Newman takes the first solo on the furiously swinging opener Wide Open Spaces, taking care of business from note one. He sings, spits, guffaws, presenting a lengthy, driving discourse of blues and bop. Meanwhile, Newman’s phrasing is articulate, fluent, and the full-bodied round tone is intact, and his flow is spurred on by clever, unisono figures of Kelly and Taylor. Clay’s tone is more edgy, thinner. Clay finds solace in darkblue, faraway corners, letting loose occasional gutsy, halve-valve sounds and spices a lively tale with labyrinthian clusters of bop phrases, in a sardonic mood, putting you on, enjoying himself. Then he emerges from the shadows with sudden, belligerent wails. Clay’s a more unpredictable player than Newman. Both take zillion choruses to have their say. Never a dull moment.

Wide Open Spaces is a tune written by the legendary bebop singer and poet, Babs Gonzalez. Figger-Ration, an uptempo, tacky bebop showstopper, is also by Gonzalez. The interpretation of Gershwin’s They Can’t Take That Away From Me is hard-swinging. Keter Betts’ blues-based tune Some Kinda Mean starts with the coda, a raucous figure of snare drums and piano, and develops into a mid-tempo, Ray Charles-type mover. Supported by the responsive, burning rhythm trio of Taylor, Jones and Kelly, the latter occasionally chiming in with ebullient bits on the slower tunes and frivolous strings of high notes on the uptempo tunes, Clay and Newman speak confidently on tenor throughout. For What’s New, Newman switches to alto, Clay to flute. It’s a solid rendition of the well-known ballad.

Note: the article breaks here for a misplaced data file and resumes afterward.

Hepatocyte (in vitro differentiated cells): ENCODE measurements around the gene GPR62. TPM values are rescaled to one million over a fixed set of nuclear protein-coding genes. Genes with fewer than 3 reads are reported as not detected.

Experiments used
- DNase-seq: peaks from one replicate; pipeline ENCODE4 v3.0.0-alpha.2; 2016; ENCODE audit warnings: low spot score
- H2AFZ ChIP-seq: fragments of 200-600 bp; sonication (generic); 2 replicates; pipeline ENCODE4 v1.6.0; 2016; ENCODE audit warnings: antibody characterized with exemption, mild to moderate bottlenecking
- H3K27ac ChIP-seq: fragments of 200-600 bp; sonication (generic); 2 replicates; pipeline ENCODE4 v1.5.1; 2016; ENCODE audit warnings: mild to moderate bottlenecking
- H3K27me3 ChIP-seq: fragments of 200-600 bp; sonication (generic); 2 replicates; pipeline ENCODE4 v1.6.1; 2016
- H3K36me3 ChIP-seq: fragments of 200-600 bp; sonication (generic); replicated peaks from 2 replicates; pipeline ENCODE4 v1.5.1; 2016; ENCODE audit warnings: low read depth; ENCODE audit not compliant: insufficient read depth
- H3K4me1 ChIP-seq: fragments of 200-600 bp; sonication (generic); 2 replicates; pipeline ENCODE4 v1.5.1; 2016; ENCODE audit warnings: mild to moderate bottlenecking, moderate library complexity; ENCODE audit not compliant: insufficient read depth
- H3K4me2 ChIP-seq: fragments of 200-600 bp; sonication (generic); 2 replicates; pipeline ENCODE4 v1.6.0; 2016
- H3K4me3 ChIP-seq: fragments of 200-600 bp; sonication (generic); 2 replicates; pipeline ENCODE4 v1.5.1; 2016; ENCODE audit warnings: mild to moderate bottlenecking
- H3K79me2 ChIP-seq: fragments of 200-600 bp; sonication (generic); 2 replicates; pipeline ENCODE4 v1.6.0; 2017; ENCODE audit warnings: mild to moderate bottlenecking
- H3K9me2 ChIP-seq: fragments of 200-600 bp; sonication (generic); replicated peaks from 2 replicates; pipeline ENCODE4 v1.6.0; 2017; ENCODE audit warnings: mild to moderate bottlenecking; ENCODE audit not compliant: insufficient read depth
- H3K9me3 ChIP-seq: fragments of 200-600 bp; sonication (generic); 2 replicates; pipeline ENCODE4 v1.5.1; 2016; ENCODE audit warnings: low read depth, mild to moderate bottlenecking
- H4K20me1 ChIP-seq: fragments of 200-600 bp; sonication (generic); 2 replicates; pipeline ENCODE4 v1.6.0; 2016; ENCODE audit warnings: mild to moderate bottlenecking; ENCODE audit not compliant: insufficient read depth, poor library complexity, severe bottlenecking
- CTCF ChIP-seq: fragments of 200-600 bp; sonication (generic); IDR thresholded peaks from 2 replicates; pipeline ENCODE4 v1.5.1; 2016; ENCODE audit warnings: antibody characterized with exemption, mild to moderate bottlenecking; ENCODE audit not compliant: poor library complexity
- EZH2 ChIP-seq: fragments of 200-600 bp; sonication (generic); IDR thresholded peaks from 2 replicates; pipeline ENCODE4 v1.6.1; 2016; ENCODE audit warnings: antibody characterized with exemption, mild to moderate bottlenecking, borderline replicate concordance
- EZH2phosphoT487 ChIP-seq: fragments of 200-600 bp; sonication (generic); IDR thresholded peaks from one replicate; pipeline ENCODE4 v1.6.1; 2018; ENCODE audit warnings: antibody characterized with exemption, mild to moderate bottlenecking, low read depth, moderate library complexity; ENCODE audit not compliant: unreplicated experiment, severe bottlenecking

While a current of pivotal game-changing outings (Davis’ Kind Of Blue, Coltrane’s Giant Steps, Coleman’s Free Jazz) was released in ’59 and ‘60, gospel and blues-based hard bop/mainstream jazz, while not always liked by the critics, was at a peak and admired by audiences around the country and abroad. Hard bop albums rolled off the Blue Note, Prestige and Riverside assembly lines like fortune cookies. That turn of the decade was really something! Something of such all-round excellence which might easily cause such marvelous albums like The Sound Of The Wide Open Spaces!!!! to be lightly snowed under. But it aged well. To this day, Clay and Newman’s bopswinging sax festivities leave one breathless with every new turn on the table.

Tina Brooks - True Blue

Tina Brooks True Blue (Blue Note 1960)

In spite of being the Einstein and Heisenberg of the modern jazz recording business, Blue Note label bosses Alfred Lion and Francis Wolff occasionally seemed to suffer from a black out. Why else did they release only one album – True Blue – out of four excellent sessions of tenor saxophonist Tina Brooks?

Tina Brooks - True Blue

Personnel

Tina Brooks (tenor saxophone), Freddie Hubbard (trumpet), Duke Jordan (piano), Sam Jones (bass), Art Taylor (drums)

Recorded

on June 25, 1960 at Van Gelder Studio, Inglewood Cliffs, NJ

Released

as BLP 4041 in 1960

Track listing

Side A:
Good Old Soul
Up Tight’s Creek
Theme For Doris
Side B:
True Blue
Miss Hazel
Nothing Ever Changes My Love For You